Past in the Present
Name aside, the current communist party is seen by many as a continuation of the former party because of its members. Vojtěch Filip was a member of the former party and an informer for the StB. He even expressed his condolences at Kim Jong Il’s death. His predecessor Miroslav Grebeníček was reluctant to apologize for the past regime. His father Alois Grebeníček was a former StB member, charged with torturing prisoners. Marta Semelová is a current minister of the Czech parliament who gave a speech in honor of the first Czech communist president Klement Gottwald. Figures like this make it hard for many to believe the party has reformed.
The rank and file also gives the impression that the party is stuck in the past. A couple of news sources (here and here) place the membership at around 57,000, still making it the largest political party by membership. However, the average age of members is over 70. Not only does this account for the party’s image, it could mean its end as more members pass away.
The Communist Union of Youth (Komunistický svaz mládeže) remains small by comparison. There are only about 1500 members.
The relative size of the communist party’s membership base is an oft given explanation for their continued presence in the politics. “They get their members out and voting,” I hear accusingly, though I think maybe the problem lies with other parties not inspiring people enough. Consequently, the communists remain in politics.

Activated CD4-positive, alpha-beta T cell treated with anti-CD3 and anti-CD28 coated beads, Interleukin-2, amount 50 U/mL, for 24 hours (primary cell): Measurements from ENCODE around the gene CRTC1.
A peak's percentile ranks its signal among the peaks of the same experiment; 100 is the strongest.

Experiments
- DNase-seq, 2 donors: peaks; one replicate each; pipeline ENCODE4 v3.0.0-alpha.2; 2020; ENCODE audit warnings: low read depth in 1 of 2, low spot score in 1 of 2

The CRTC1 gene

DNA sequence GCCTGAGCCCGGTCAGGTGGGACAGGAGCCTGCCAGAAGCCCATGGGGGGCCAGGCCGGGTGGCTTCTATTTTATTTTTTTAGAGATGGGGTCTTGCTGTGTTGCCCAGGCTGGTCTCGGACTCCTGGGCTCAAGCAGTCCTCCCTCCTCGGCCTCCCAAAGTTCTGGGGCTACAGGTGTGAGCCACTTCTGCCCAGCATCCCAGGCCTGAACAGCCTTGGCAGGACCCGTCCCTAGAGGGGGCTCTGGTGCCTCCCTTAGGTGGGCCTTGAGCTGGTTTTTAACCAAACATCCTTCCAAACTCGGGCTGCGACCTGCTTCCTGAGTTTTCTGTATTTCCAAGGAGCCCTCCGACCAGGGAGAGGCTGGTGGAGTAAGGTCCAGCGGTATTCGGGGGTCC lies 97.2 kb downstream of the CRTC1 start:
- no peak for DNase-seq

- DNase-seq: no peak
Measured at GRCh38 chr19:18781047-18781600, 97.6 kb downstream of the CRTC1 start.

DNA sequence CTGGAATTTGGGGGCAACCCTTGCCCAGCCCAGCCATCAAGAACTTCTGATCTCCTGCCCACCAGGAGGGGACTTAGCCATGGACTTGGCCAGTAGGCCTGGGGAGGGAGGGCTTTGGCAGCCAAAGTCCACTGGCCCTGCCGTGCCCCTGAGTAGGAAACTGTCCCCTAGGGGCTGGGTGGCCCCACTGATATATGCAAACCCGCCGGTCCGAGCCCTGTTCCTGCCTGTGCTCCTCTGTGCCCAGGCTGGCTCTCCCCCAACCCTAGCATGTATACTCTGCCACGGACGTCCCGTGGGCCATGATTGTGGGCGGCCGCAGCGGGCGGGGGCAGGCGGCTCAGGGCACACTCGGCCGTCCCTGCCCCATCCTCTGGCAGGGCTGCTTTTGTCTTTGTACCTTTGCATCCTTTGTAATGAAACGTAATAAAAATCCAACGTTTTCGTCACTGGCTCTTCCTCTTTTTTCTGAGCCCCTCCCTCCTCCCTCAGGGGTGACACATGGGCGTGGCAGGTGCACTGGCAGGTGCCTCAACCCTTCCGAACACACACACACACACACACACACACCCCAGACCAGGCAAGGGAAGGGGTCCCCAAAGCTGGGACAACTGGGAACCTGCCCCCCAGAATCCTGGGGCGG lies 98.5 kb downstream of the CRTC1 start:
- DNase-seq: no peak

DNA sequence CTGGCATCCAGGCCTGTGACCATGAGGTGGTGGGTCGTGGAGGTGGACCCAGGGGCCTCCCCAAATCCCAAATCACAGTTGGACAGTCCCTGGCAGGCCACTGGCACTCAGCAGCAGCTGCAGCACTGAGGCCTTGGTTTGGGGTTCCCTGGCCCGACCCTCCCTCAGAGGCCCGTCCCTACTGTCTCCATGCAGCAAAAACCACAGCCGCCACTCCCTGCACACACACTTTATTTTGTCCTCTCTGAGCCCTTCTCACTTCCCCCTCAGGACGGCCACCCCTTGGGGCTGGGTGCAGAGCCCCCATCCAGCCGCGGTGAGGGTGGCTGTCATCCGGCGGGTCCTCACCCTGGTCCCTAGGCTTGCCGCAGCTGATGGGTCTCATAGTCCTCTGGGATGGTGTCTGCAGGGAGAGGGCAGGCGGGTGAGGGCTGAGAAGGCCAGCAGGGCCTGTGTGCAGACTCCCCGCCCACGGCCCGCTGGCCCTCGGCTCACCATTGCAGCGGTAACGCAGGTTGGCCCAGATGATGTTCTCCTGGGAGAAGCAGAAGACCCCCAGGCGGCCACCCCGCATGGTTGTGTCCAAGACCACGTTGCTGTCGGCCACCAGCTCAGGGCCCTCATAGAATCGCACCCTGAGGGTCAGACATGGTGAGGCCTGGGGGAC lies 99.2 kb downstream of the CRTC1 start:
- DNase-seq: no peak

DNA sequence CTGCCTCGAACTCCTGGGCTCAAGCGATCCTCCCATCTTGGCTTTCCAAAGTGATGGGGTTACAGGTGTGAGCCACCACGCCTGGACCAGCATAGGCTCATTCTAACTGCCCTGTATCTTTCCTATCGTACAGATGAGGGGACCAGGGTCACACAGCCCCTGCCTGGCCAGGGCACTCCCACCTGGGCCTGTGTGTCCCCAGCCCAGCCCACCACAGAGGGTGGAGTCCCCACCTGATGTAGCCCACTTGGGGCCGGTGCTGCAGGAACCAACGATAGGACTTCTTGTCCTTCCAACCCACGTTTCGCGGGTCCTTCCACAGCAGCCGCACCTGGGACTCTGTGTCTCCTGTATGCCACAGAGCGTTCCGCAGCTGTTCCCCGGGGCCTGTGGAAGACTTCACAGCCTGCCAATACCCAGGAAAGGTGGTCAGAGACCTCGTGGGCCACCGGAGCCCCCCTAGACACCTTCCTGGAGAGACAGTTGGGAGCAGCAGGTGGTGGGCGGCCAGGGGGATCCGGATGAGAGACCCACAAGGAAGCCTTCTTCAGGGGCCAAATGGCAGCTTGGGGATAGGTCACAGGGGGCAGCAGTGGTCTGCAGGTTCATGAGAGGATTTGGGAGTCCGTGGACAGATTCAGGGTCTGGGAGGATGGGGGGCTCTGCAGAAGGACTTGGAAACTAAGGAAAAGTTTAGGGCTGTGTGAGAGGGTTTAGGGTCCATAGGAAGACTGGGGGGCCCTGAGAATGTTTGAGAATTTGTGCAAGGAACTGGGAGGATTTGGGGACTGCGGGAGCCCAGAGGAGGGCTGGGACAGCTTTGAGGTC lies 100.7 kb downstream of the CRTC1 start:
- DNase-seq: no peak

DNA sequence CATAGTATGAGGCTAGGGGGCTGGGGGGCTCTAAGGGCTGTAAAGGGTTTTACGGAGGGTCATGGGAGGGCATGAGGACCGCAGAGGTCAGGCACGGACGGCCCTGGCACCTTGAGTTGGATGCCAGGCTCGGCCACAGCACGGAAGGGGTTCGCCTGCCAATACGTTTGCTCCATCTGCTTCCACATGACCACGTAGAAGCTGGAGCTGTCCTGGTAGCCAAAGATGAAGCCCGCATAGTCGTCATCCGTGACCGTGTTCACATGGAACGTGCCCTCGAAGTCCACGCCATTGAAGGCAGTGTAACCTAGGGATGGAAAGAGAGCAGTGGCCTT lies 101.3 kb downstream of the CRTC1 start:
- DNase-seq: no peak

Officially, the other parties have a policy of not cooperating with the communists in as far as not forming a coalition. As mentioned before, the communists to date haven’t been invited to form a government at a national level. However, the communists were part of the government in five of 14 regions after the 2008 elections. Following last year’s regional elections, six regions had the communists as junior partners in a coalition, while the communists were the main party in the Ústecký and Karlovovarský regions.
The closeness with which the Social Democrats have worked at a regional level have raised fears of the party working with the communists at a national one. The current leader of the Social Democrats Bohuslav Sobotka said last year that prohibiting a government with the communists would be in conflict with the wishes of the party’s voters.
While the Social Democrats seem the natural ideological choice for the communists, the communists have allegedly shown support for one unlikely candidates. Václav Klaus, disciple of Thatcher, possibly came into office because Communist MPs voted for him during the first election after Havel’s last term. This likelihood is maintained by Sobotka who claims that without the votes nothing would have happened. The political scientist Jiří Pehe asserts this claim too. However, there is no firm proof. The election was secret, after all.
With the current presidential elections, the communists have thrown their support behind Zeman in the second round, though they refrained from openly supporting any candidate in the first. The question is whether the mobilization of supporters, which has been so effective in the last regional election, will make a difference.